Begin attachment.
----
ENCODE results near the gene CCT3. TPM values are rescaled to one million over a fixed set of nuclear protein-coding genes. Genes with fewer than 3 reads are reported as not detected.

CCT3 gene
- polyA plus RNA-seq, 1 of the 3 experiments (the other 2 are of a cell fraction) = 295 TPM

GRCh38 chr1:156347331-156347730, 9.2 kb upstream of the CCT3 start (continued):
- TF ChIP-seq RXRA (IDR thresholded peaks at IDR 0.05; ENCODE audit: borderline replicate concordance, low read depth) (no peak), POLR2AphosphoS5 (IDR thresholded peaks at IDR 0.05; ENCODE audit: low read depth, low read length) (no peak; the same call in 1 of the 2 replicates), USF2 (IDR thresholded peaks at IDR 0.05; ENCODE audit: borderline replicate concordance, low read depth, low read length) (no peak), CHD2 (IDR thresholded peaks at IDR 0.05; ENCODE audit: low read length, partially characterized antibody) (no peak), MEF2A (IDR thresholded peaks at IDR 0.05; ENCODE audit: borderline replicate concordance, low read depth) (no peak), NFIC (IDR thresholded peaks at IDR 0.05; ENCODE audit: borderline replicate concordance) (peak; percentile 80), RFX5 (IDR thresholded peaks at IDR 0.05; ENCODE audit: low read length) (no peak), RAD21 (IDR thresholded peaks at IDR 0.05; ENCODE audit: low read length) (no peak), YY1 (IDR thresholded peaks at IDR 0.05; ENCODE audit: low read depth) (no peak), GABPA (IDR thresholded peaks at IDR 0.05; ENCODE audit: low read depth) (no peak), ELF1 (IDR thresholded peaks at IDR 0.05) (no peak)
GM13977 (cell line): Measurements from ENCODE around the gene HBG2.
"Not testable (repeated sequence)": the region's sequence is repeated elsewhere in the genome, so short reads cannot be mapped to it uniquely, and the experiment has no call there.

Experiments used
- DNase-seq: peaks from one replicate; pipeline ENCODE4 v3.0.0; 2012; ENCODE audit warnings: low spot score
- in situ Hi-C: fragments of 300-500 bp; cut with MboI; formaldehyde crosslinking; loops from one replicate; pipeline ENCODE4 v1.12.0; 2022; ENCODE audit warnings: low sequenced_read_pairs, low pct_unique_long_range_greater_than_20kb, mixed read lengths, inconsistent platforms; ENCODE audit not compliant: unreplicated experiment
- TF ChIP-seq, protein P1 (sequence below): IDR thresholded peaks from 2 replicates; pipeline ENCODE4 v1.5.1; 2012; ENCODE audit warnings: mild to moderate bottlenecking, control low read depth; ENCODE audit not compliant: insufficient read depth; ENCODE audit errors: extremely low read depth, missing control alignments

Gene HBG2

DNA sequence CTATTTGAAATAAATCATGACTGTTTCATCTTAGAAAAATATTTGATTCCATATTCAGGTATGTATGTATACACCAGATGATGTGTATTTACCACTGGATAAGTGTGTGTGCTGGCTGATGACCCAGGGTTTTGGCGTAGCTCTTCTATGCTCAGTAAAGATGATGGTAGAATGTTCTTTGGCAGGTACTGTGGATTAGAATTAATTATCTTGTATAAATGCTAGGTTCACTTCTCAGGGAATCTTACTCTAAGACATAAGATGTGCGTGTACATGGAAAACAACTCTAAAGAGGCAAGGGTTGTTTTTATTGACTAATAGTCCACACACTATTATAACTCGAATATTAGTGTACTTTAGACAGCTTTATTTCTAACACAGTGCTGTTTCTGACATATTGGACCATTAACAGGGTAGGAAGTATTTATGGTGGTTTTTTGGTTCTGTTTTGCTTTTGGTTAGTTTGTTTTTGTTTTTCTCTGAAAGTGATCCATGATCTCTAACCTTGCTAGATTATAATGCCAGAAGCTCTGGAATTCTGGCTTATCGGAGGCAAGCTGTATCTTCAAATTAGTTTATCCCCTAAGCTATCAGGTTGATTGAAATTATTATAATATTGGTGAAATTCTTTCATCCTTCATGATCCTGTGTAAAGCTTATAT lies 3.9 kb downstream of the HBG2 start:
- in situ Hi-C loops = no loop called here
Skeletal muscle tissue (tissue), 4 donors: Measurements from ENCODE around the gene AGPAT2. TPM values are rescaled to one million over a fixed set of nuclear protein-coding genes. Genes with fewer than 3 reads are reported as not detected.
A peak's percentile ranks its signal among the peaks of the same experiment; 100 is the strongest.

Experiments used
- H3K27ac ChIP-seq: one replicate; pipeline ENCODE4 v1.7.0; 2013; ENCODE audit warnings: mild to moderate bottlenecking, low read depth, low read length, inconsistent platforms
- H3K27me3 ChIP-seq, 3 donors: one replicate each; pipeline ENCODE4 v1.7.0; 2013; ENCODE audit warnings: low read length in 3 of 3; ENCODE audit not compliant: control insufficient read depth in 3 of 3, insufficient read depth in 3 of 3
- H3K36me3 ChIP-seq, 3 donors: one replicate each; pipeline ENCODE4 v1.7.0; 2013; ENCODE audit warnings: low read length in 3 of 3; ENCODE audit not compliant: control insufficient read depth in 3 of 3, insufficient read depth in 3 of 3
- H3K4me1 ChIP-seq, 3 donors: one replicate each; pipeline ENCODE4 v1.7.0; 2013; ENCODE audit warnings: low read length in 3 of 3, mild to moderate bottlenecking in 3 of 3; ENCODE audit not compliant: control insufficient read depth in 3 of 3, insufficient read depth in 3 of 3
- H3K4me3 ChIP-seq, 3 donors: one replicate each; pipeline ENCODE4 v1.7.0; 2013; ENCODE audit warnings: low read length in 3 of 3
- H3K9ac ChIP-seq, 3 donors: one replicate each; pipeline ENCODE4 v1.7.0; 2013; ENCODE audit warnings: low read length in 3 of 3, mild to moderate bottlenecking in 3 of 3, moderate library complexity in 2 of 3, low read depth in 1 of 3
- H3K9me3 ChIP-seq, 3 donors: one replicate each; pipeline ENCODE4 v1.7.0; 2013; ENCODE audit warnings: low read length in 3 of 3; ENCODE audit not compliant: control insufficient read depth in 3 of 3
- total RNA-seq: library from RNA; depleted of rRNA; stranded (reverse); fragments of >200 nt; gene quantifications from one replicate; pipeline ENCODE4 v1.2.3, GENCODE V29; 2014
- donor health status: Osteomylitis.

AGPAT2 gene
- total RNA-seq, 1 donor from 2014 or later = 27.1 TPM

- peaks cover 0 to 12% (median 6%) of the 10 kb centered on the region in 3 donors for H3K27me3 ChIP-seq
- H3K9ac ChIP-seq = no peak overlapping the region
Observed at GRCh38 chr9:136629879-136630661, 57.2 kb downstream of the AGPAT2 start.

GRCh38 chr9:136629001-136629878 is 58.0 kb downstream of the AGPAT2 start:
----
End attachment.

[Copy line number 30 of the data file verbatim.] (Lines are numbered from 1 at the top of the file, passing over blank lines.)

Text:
- H3K9ac ChIP-seq = no peak overlapping the region